I'm feeling guilty because I havent posted in while. We are getting ready to move to our new home. Im also feeling guilty because I havent put much in the Salavtion Army give away basket. I have done so much purging to fit into our tiny apartment can it be Im purged out?
That Im not certain of. Im determined to fill the box. It looks so lonely only half full. Besides if it's only half full Im stuck with looking at in the living room till it goes out the door!

Saturday, April 12, 2008

Tips to Get Control of Your Day

No words of wisdom from myself today. I'll let another comment.

Bob Prosen's Tips to Get Control of Your Day
1. Determine your top priorities. There should only be three or four. Write them down, and keep them on your desk so you won't get distracted.
2. Delegate, delegate, and then delegate some more. Remember, delegation is not the same as abdication. You don't just turn your back. Stay involved at appropriate points until your goals are realized. Obviously, if you have hired smart and surrounded yourself with pros, delegating effectively is pretty easy.
3. Perform a two-day time study. Write down where you're spending your time for two days, and at the end of those two days, assess yourself:
Are you spending time on too many things that aren't priorities?
What types of activities are taking more time than they should?
Where are you gravitating in the business?
Is that the best place for you to be spending your time?
What issues are coming to you that shouldn't?

Be brutally honest with yourself, and make whatever adjustments are required. Be certain to communicate those changes to your team, or they won't understand why you're doing things differently.
After you re-prioritize, block out time on your schedule for planning and for thinking about the Big Picture and the Next Big Thing as they relate. If you don't schedule it, you won't do it.

Thursday, February 28, 2008

The Art of Living

To develop to the fullest,
You have got to understand,
That things don't always function
In the way that they were planned.

There's a special art to living,
And the challenge must be met,
But the longer that you try it,
Why the better you will get.

Don't waste your time in waiting
For the world to come to you,
You have to climb the mountain
to appreciate the view.

by Grace E. Easley

Thursday, January 17, 2008

May you love only what can serve you simply.

It has come to my attention that I can further my "organized" education by learning more about space planning for garages. Now the topic excites me but the study... not so much. I haven't mastered my own desk enough to feel ike I have time to learn the fine art of sorting thru the outer limits. Mind you, if we pre-sorted and streamlined alot tof things "pre-garage" they would never end up there in the first place.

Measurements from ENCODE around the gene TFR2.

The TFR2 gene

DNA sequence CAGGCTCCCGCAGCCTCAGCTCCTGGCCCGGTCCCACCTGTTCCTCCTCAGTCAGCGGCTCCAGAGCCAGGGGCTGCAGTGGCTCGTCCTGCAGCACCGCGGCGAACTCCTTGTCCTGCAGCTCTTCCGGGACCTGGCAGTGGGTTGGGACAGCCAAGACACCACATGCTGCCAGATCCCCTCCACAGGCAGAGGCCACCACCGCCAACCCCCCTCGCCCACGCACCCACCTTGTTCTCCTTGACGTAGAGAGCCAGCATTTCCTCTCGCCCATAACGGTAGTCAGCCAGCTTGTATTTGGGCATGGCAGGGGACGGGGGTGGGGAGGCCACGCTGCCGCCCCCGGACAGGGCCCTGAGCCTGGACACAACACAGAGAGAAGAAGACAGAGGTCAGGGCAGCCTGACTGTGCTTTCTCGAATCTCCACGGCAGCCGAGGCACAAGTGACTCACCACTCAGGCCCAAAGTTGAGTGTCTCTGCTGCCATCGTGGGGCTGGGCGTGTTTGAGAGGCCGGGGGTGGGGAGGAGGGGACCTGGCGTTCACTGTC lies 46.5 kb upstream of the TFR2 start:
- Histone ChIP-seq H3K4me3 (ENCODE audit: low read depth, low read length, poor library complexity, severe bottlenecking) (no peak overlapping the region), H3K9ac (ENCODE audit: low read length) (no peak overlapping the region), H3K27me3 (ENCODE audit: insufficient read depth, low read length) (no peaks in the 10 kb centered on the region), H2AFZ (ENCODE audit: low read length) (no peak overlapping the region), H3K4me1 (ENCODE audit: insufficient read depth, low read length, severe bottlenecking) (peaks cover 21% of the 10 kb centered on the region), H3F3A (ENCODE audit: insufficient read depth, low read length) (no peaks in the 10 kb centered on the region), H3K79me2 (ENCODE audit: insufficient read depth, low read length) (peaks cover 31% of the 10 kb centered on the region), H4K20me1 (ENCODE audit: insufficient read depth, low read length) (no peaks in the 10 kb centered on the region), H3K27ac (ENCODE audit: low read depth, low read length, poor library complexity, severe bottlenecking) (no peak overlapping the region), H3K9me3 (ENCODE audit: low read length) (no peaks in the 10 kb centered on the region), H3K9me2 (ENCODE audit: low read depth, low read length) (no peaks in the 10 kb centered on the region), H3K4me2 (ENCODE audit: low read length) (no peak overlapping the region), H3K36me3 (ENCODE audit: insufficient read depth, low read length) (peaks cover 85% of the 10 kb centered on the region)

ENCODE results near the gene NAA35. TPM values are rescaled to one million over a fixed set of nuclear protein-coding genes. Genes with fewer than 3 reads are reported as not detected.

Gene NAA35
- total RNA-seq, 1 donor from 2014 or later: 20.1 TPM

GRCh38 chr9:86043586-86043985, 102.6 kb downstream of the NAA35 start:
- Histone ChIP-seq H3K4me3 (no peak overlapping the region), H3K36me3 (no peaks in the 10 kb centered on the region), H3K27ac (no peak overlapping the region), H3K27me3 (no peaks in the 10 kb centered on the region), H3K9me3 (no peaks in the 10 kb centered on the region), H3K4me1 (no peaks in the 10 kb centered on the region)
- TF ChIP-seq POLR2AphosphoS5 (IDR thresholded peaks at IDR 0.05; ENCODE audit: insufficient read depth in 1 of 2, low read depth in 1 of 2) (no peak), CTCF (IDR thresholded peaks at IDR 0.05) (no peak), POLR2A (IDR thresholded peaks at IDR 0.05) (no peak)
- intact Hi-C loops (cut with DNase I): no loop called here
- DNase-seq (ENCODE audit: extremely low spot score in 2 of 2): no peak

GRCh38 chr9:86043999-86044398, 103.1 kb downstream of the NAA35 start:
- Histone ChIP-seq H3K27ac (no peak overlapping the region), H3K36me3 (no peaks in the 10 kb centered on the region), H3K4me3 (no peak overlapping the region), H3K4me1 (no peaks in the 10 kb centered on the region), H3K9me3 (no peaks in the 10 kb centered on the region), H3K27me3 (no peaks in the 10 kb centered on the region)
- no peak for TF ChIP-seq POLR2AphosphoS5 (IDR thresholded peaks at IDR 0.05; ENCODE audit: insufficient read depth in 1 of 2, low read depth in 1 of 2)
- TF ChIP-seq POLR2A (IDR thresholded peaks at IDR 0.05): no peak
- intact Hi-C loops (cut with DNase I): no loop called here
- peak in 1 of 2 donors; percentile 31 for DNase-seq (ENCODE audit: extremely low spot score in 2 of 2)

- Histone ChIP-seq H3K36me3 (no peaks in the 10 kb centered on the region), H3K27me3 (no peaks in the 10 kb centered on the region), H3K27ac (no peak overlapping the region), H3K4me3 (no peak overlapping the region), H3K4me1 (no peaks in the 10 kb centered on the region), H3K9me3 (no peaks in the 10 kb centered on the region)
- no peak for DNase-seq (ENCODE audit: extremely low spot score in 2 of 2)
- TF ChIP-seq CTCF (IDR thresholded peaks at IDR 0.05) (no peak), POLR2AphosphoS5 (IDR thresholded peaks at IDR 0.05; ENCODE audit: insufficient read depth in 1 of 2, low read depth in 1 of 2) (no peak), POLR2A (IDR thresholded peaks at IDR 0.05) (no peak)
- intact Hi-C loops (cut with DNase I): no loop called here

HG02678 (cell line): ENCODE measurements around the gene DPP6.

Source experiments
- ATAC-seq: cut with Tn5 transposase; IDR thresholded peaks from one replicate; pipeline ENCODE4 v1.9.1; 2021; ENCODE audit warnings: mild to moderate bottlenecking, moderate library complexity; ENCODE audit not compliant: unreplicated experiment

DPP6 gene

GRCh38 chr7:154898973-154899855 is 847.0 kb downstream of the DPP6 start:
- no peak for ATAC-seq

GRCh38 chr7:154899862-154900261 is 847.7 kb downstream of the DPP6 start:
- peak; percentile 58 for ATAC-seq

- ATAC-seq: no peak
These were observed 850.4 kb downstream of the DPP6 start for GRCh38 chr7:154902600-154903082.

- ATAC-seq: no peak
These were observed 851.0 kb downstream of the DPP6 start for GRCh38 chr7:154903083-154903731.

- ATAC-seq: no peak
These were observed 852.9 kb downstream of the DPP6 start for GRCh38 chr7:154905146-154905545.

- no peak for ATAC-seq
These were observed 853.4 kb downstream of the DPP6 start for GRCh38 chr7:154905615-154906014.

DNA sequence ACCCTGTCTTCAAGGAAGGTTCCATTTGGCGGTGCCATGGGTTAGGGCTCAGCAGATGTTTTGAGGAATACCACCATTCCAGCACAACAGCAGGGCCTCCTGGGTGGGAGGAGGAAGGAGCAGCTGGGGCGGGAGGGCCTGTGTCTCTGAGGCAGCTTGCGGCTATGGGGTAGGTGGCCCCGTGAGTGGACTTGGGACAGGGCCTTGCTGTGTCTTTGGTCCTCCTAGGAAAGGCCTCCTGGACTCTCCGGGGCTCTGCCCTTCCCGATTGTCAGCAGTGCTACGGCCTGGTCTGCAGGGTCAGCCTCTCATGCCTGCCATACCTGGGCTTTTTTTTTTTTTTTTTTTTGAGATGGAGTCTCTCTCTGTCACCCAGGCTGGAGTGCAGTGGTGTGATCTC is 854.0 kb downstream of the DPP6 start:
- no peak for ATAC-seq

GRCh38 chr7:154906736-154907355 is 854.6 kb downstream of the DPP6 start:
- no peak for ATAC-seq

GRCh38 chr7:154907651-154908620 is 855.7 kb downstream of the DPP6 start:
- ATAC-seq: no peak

That is my mind set now. We havent had a garage for a couple years now so alot of "Garage type thingys" ended up in the basement.

Right now I am looking at 3 separate sewing containers near my desk. Why you ask?
Uh, I'm asking myself why!!! At one point I had a bigger home where I kept a small sewing container in the bedrooms- sort of a point of use dealio. But many bedrooms no longer exist so its time to consolidate. I have weakness for nice containers so that makes it harder.

But I am undaunted in the consolidation desire. My love of neat containers is now sort of a bain
now that I have less space.

The good news is that someone will find my old containers of much use in their own home
after I give them away. So to whoever gets my shaker basket "God Bless You".
May you love only what can serve you simply.

'Tis the gift to be simple- Good enough for shakers, good enough for me

'Tis the gift to be simple, 'tis the gift to be free,
'Tis the gift to come down where we ought to be,
And when we find ourselves in the place just right,
'Twill be in the valley of love and delight.

When true simplicity is gain'd,
To bow and to bend we shan't be asham'd,
To turn, turn 'twill be our delight,
Till by turning, turning we come round right.

'Tis the gift to be loved and that love to return,
'Tis the gift to be taught and a richer gift to learn,
And when we expect of others what we try to live each day,
Then we'll all live together and we'll all learn to say,

When true simplicity is gain'd,
To bow and to bend we shan't be asham'd,
To turn, turn 'twill be our delight,
Till by turning, turning we come round right.

'Tis the gift to have friends and a true friend to be,
'Tis the gift to think of others not to only think of "me",
And when we hear what others really think and really feel,
Then we'll all live together with a love that is real.

shaker song - simple gifts - joseph brackett - 1848